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TDP‐43 regulates its mRNA levels through a negative feedback loop

Youhna M Ayala, Laura De Conti, S Eréndira Avendaño‐Vázquez, Ashish Dhir, Maurizio Romano, Andrea D'Ambrogio, James Tollervey, Jernej Ule, Marco Baralle, Emanuele Buratti, Francisco E Baralle

Author Affiliations

  1. Youhna M Ayala1,,
  2. Laura De Conti1,,
  3. S Eréndira Avendaño‐Vázquez1,,
  4. Ashish Dhir1,,
  5. Maurizio Romano1,2,
  6. Andrea D'Ambrogio1,,
  7. James Tollervey3,
  8. Jernej Ule3,
  9. Marco Baralle1,
  10. Emanuele Buratti1 and
  11. Francisco E Baralle*,1
  1. 1 Department of Molecular Pathology, International Centre for Genetic Engineering and Biotechnology, Trieste, Italy
  2. 2 Department of Life Sciences, University of Trieste, Trieste, Italy
  3. 3 MRC‐Laboratory of Molecular Biology, Cambridge, UK
  1. *Corresponding author. Department of Molecular Pathology, International Centre for Genetic Engineering and Biotechnology, Padriciano 99, Trieste 34149, Italy. Tel.: +39 040 375 7337; Fax: +39 040 375 7361; E-mail: baralle{at}
  1. These authors contributed equally to this work

  • Present address: Program in Molecular Medicine, University of Massachusetts Medical School Worcester, MA 01605, USA

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TAR DNA‐binding protein (TDP‐43) is an evolutionarily conserved heterogeneous nuclear ribonucleoprotein (hnRNP) involved in RNA processing, whose abnormal cellular distribution and post‐translational modification are key markers of certain neurodegenerative diseases, such as amyotrophic lateral sclerosis and frontotemporal lobar degeneration. We generated human cell lines expressing tagged forms of wild‐type and mutant TDP‐43 and observed that TDP‐43 controls its own expression through a negative feedback loop. The RNA‐binding properties of TDP‐43 are essential for the autoregulatory activity through binding to 3′ UTR sequences in its own mRNA. Our analysis indicated that the C‐terminal region of TDP‐43, which mediates TDP‐43–hnRNP interactions, is also required for self‐regulation. TDP‐43 binding to its 3′ UTR does not significantly change the pre‐mRNA splicing pattern but promotes RNA instability. Moreover, blocking exosome‐mediated degradation partially recovers TDP‐43 levels. Our findings demonstrate that cellular TDP‐43 levels are under tight control and it is likely that disease‐associated TDP‐43 aggregates disrupt TDP‐43 self‐regulation, thus contributing to pathogenesis.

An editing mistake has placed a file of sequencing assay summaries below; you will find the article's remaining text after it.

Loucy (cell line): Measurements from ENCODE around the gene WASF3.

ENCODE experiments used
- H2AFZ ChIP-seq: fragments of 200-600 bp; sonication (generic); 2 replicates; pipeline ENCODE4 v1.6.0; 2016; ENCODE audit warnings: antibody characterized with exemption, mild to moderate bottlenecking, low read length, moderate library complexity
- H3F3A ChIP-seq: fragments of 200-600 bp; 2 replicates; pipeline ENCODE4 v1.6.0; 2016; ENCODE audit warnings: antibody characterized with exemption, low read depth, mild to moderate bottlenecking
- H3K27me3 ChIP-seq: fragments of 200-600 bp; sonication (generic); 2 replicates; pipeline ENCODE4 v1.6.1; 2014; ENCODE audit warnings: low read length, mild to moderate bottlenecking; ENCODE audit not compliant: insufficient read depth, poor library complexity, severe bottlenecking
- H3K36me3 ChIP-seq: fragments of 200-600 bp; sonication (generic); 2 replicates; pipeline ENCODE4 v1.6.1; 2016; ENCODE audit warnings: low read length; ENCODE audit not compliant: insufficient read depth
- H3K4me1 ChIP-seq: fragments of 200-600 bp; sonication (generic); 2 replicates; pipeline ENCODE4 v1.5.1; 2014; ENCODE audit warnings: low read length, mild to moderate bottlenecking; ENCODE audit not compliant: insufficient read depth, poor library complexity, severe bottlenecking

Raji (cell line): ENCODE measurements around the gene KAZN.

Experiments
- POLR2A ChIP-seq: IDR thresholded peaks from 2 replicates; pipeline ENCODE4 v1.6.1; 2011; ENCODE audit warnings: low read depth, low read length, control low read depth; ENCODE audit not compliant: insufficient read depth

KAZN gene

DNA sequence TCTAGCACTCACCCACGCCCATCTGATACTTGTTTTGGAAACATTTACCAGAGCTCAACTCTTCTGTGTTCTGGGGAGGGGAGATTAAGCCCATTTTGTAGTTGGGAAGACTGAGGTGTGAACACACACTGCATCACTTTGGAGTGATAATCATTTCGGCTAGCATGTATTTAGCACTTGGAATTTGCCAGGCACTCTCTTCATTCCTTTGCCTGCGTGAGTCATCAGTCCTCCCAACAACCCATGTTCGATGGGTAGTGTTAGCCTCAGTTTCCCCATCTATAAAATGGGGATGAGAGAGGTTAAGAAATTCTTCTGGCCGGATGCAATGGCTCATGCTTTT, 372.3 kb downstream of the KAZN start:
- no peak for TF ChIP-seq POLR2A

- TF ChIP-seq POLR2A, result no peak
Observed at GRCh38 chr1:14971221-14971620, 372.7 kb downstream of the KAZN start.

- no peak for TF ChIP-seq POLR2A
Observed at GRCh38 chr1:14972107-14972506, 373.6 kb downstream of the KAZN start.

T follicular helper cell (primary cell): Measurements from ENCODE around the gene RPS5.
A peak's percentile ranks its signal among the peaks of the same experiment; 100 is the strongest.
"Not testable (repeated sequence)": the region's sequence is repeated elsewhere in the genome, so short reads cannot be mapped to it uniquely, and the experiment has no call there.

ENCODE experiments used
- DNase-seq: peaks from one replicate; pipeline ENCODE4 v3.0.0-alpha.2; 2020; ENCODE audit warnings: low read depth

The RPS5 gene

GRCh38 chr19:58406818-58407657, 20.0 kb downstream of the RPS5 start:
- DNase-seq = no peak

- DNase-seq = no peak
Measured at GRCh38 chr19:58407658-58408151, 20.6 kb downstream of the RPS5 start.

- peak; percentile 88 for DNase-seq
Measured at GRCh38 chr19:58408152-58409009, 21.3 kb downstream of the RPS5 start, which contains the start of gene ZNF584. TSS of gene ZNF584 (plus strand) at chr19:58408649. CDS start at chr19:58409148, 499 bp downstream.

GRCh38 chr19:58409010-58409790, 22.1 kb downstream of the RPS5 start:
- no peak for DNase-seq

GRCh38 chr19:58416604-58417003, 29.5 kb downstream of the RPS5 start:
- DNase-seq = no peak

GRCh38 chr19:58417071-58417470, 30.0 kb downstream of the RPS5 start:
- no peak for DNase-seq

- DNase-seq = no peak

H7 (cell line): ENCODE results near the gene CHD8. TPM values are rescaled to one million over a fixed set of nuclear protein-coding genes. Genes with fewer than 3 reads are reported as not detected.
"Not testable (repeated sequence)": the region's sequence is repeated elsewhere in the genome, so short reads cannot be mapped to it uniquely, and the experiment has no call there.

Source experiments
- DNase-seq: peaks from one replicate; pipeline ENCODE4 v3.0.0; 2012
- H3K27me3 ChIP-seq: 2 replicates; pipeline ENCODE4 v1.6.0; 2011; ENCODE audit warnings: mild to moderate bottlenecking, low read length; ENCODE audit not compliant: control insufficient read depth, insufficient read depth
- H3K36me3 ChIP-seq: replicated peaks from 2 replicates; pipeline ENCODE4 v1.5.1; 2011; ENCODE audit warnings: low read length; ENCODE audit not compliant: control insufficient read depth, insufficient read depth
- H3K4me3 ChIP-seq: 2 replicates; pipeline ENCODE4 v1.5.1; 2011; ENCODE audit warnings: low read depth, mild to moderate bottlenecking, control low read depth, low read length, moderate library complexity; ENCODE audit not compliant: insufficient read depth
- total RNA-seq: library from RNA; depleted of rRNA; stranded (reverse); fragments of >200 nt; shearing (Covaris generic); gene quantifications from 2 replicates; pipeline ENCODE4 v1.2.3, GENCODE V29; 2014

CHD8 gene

• Received April 29, 2010.
  • Accepted November 3, 2010.
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